By: Gigaom
July 28, 2012 at 12:00 PM EDT
How an advanced photographer uses the iPhone and iPad
If you had told me even a year ago that more than 60 percent of the photos I take would never touch my Mac, I'd have laughed. But it's true. Here's a walk through my heavily iOS (and Mac) powered digital photography workflow.

I find myself straddling a line with my photography. One foot sits on the side where I don’t need anything advanced; the other foot enjoys taking photographs of sporting and musical events that require decent cameras and fast lenses. Today I’m going to share with you how Apple products have completely taken over my work flow.

The emergence of the iPhone as a preferred camera

Once the iPhone 4s came out with its great camera, and because of my own general laziness, I don’t bring my “real” camera out anymore unless I specifically need it. I feel the most important part of any photography workflow is to capture the moment first, and a technically correct photo second. Obviously, if you’re shooting an event professionally you’ll want both. For most of us, though, if we are skilled at photographic composition we can take a perfectly fine photo with the iPhone most of the time. And Apple is set to improve the sharing capabilities drastically — in iOS 6, which will be available to the public this fall, I can take a photo and have it posted to Facebook almost immediately thanks to the deep integration with the social network.

The iPhone as a camera also really impresses me. Below are two iPhone photos I snapped that I was pleasantly surprised with how they turned out. I was surprised for two reasons: For the shot of the kid, I was able to snap a credible photo, edit it, and post to Facebook all from my iPhone in about two minutes. For the shot of The Wall, I was amazed at how well a photo taken at night, from about 300 feet, came out on a cell phone camera.

Neal Vitullo and the Vipers, Warwick City Hall

Roger Waters, Fenway Pahk.

Post-processing

There are two post-processing tools I use: Lightroom 4.0 and Aperture 3.3. Each is a great program, and you’d be well-served with either. I like Lightroom’s workflow a little better, and the fact that unlike Aperture, my photos aren’t contained in a single database. Aperture, however, allows me to also sync my photos directly to iOS, and take advantage of Photo Stream. Because I float between the two editors, I also keep a clean copy of my master images in a separate folder.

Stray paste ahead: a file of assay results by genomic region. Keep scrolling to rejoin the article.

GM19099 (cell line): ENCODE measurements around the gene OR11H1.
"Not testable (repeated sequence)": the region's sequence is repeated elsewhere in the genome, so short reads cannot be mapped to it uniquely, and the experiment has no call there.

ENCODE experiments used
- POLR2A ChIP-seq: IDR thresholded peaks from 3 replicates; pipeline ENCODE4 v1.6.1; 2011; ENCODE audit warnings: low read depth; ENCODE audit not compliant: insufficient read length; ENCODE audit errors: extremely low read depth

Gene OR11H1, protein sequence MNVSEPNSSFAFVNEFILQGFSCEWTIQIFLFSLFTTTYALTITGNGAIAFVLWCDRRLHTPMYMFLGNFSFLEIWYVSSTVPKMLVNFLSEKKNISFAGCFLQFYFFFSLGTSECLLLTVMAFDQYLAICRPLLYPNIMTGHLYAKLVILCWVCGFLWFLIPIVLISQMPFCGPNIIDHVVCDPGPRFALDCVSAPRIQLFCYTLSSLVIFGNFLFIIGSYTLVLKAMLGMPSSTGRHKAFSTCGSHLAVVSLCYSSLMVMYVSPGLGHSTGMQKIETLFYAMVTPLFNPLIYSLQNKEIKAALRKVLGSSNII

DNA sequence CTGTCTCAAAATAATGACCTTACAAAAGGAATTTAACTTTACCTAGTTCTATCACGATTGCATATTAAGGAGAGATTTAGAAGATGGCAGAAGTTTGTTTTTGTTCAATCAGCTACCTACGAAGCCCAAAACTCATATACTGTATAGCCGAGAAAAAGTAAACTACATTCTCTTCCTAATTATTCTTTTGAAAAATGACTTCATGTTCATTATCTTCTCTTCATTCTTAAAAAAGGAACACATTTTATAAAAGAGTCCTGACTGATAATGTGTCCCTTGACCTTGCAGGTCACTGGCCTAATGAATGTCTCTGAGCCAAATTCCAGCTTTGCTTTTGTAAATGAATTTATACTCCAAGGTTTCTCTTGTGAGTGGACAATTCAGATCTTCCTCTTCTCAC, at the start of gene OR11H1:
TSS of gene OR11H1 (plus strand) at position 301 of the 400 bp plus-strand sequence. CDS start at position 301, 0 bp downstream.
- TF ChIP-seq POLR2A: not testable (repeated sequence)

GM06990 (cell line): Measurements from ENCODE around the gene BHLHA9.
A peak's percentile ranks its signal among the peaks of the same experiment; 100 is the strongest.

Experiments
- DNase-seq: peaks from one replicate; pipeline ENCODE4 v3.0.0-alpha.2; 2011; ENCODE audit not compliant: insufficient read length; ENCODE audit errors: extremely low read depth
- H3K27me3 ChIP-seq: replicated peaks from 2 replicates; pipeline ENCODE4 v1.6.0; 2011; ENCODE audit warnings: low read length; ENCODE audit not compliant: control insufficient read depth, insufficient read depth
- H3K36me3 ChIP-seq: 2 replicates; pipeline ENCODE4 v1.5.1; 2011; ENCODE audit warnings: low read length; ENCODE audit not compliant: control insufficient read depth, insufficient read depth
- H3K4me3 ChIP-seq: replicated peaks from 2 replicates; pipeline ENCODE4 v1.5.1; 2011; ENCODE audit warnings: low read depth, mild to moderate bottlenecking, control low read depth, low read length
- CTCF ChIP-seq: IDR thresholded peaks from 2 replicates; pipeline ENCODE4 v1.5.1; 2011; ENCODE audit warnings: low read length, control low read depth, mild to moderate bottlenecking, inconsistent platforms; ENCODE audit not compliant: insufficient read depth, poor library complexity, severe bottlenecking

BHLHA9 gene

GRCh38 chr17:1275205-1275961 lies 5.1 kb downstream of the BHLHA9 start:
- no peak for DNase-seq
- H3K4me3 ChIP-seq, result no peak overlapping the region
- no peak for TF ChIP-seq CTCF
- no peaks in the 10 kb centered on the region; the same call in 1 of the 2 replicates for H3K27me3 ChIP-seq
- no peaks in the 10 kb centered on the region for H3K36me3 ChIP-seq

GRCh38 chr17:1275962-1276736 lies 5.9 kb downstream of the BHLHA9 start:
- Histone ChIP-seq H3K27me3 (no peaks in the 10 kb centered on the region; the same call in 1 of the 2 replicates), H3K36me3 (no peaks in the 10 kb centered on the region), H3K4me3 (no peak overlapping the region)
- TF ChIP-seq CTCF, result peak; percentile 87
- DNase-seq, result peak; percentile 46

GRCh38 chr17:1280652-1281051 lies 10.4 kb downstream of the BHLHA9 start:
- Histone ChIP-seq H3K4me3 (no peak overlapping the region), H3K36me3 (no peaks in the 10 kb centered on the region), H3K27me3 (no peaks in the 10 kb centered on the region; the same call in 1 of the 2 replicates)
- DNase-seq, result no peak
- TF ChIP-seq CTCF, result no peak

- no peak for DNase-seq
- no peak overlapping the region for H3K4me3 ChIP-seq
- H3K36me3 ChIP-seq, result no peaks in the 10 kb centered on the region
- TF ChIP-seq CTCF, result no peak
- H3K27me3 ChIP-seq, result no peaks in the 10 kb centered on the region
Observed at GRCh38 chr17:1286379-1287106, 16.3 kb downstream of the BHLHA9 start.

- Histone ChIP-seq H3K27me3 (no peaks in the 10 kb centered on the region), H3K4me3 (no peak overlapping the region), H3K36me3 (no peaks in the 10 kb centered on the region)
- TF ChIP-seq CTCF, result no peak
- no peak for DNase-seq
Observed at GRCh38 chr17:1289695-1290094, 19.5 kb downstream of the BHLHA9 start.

Plug Ins:

There are two Topaz Labs plug-ins I love: Denoise, and B&W Effects. Denoise is indispensable for reducing noise from high-ISO pictures. My DSLR images of rock bands tend to be in the 32000-64000 ISO range, which generates a ton of noise.  Denoise allows me to drastically reduce, if not eliminate, the noise.

I’m color blind, so I tend to convert my images to black and white since I might not be able to tell if the photo is a little extra blue. I also grew up shooting black and white (even developing photos by hand in our bathroom with my dad), so for me, B&W holds a lot of nostalgia. B&W Effects by Topaz has a wide range of presets that allows me to get close to the image I want. It also has eight Collections that encompass a broad smattering of styles.

iOS and Sharing

I sync almost all of my photos to my iPad. Usually, it’s to show them off if someone wants to see my work. Or, I’m showing the pictures of a family event with the participants. One feature for sharing I absolutely adore is Photo Journals in iPhoto for iOS. I can group the photos I want into a Journal, then share them via iCloud and just mail off a link to the Journal. I was hoping that this feature would make it to OS X iPhoto when Mountain Lion shipped, but, alas, it didn’t. In fact, for most post-processing, I find that iOS iPhoto does a remarkable job with light adjustments and cropping.

Another valuable I keep in my camera bag is the Camera Connection kit. Often after a shoot with my DSLR, I’ll import the photos from my SD card into my iPad and quickly determine the keepers on the larger screen.

Final Frame

It’s amazing at how quickly technology has altered the photography field. It seems like just yesterday I was hanging strips of negatives up to dry. If you had told me even a year ago that more than 60 percent of the photos I take would never touch my Mac, I’d have laughed. I can’t wait to see what the next year brings.


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